Wheat For Babies: Right Age To Introduce And Precautions To Take

✔ Research-backed

While it is a staple for several families, parents may have questions regarding the use of wheat for babies. Wheat contains gluten, and gluten allergies are not uncommon. Therefore, many parents may consider delaying the introduction of wheat until the baby is eight to nine months old to prevent allergies. Read this post to know more about the benefits, the right age to introduce, nutritional value, possible side effects, and precautions to take while introducing wheat to your babies.

In This Article

Is Wheat Good For Babies?

Wheat makes a suitable solid food for babies. It is a leading source of starch, energy, and other essential nutrients, such as protein, B-vitamins, dietary fiber, and phytochemicalsiBioactive compounds found in plant-based foods that act as antioxidants and have antimicrobial effects  (1). It is beneficial to give them whole wheat flour and its products rather than refined wheat products.

However, you need to introduce it at the right age to avoid any unnecessary health issues.

What Is The Right Age To Introduce Wheat To Babies?

You can introduce wheat to babies around the age of six months when they are likely to consume other single-grain infant cereals. Parents might want to delay introducing wheat to prevent wheat allergy or celiac diseases. However, several research studies show that delaying allergenic foods beyond six months of age does not guarantee the prevention of allergy (2).

protip_icon Research finds
Delaying the introduction of potentially allergenic foods in babies may further increase the food allergy risk (13).

If you have a family history of wheat allergy or gluten intolerance, then consult a pediatric nutritionist.

Nutritional Value of Whole Wheat Flour

Whole wheat flour is a whole-grain product that has all the three parts of the grain (germ, bran, and endospermiFound in flowering plants, it is the tissue surrounding the seed and provides nutrients and protection to it ) intact. It also has a higher nutritional value than refined or processed wheat flour, making it a better choice for meeting the baby’s nutritional requirements.

Below is the nutritional composition of one cup of whole wheat flour against the current recommendations of nutrients for babies (3) (4).

Carbohydrate, by difference74.48g
Fiber, total dietary13.1g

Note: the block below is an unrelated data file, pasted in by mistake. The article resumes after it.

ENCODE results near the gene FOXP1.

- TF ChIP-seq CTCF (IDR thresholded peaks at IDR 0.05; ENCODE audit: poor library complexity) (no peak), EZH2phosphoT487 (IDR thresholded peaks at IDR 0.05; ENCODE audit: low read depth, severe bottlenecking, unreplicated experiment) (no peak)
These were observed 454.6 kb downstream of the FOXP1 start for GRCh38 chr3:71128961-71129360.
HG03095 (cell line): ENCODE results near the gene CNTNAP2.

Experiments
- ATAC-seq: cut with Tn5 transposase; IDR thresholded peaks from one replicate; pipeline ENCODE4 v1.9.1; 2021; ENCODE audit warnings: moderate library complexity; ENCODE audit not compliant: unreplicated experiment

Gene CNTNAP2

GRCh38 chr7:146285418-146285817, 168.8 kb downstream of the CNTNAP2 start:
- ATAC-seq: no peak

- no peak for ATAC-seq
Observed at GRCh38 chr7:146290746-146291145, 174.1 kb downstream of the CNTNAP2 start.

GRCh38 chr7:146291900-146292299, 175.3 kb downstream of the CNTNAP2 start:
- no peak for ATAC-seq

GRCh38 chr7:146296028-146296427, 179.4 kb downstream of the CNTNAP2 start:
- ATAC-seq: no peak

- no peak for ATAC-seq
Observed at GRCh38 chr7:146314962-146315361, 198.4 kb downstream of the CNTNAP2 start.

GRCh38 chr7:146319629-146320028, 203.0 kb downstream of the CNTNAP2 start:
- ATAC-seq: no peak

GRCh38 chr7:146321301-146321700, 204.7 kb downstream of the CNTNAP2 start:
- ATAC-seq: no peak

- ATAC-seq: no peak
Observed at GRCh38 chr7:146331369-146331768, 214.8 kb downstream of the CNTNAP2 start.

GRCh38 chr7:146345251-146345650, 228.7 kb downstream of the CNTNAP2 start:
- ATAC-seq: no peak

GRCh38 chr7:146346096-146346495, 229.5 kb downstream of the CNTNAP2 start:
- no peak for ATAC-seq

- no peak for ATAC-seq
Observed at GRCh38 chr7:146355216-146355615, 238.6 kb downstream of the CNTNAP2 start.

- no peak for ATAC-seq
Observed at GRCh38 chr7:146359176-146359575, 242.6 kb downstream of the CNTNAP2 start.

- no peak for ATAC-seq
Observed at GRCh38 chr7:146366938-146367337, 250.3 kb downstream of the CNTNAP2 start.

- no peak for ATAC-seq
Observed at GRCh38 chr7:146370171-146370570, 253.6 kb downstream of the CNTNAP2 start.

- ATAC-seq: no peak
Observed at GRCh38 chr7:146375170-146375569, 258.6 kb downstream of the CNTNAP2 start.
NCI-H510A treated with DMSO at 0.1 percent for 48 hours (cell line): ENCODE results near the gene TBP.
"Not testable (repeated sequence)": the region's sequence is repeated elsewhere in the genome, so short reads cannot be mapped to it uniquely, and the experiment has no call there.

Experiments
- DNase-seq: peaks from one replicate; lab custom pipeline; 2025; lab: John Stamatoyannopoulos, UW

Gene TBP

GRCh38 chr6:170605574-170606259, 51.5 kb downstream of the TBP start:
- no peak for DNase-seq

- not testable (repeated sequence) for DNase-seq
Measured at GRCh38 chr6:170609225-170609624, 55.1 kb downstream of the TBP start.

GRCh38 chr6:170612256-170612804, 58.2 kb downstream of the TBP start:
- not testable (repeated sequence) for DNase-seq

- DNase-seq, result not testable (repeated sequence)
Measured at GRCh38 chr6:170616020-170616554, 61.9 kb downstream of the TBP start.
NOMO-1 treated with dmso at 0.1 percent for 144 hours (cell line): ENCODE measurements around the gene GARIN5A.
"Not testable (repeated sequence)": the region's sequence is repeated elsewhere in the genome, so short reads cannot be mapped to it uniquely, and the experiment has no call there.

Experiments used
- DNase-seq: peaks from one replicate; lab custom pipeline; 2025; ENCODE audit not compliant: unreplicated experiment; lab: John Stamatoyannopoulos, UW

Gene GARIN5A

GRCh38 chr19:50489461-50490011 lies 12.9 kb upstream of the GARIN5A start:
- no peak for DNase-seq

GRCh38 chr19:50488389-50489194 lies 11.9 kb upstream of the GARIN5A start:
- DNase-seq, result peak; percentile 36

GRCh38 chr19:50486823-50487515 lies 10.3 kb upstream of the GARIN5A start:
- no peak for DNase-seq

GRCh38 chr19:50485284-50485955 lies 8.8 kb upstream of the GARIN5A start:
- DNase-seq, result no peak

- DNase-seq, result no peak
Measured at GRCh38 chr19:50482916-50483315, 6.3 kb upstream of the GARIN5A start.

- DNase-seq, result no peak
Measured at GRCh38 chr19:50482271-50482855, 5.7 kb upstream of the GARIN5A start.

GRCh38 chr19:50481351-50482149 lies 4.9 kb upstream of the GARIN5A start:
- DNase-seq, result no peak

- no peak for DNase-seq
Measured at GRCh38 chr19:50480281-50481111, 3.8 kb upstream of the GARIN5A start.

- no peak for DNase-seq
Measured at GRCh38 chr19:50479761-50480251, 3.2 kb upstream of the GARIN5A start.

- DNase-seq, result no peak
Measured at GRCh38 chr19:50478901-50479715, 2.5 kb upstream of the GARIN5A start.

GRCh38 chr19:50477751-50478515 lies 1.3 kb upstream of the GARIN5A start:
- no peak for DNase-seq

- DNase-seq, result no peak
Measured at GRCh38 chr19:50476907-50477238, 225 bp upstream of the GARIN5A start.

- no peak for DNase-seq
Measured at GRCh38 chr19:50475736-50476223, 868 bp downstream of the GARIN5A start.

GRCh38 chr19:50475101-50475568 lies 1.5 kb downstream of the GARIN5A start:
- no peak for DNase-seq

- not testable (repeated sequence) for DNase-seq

Calcium, Ca33mg210mg (0-6 months)
270mg (7-12 months)
Iron, Fe3.71mg6mg (0-6 months)
10mg (7-12 months)
Magnesium, Mg117mg30mg (0-6 months)
75mg (7-12 months)
Phosphorus, P323mg100mg (0-6 months)
275mg (7-12 months)
Potassium, K394mg500mg (0-6 months)
700mg (7-12 months)
Sodium, Na3mg120mg (0-6 months)
200mg (7-12 months)
Zinc, Zn2.96mg2mg AI (0-6 months)
3mg (7-12 months)
Manganese, Mn3.399mg
Selenium, Se12.7µg15µg (0-6 months)
20µg(7-12 months)
Riboflavin0.188mg1.7mg (0-6 months)
1.8mg (7-12 months)
Niacin5.347mg24µg (0-6 months)
32µg (0-12 months)
Pantothenic acid1.011mg125mg(AI) (0-6 months)
150 mg (7-12 months)
Folate, total28µg
Choline, total31.2mg

Sources: U.S. Department of Agriculture and World Health Organization

The diverse nutritional composition of wheat makes it one of the best foods to include in your baby’s diet. The use of wheat germ oil is also prevalent.

Possible Health Benefits of Wheat For Infants

Regular consumption of wheat and its products in recommended amounts could provide the following health benefits to the baby.

  1. Nutrients: Whole wheat is rich in dietary fiber, essential amino acids, micronutrients, minerals, and phytochemicals (5). Being nutrient-rich, and also containing adequate carbohydrates increases the satietyiThe feeling of fullness from a specific food value of whole wheat.
  1. Energy: 100 grams of wheat provides 332 kilocalories. High-energy grains such as wheat can help provide energy to babies for their rapid growth and development.
  1. Digestive health: Whole wheat is rich in dietary fiber, such as cellulose and hemicellulose. These insoluble fibers add bulk to the diet and regulate bowel movements, which could keep constipation at bay and enhance digestibility (6) (7).
  1. Gut health: Whole wheat contains insoluble fibers such as beta-glucan and short-chain fatty acids (SCFAs) such as acetate. Both these components are potential prebioticsiCompounds that improve overall health by acting as food for the good bacteria present in the human gut  that help enhance the gut microbiotaiThe microorganisms present in the GI tract that aids in different body functions (8).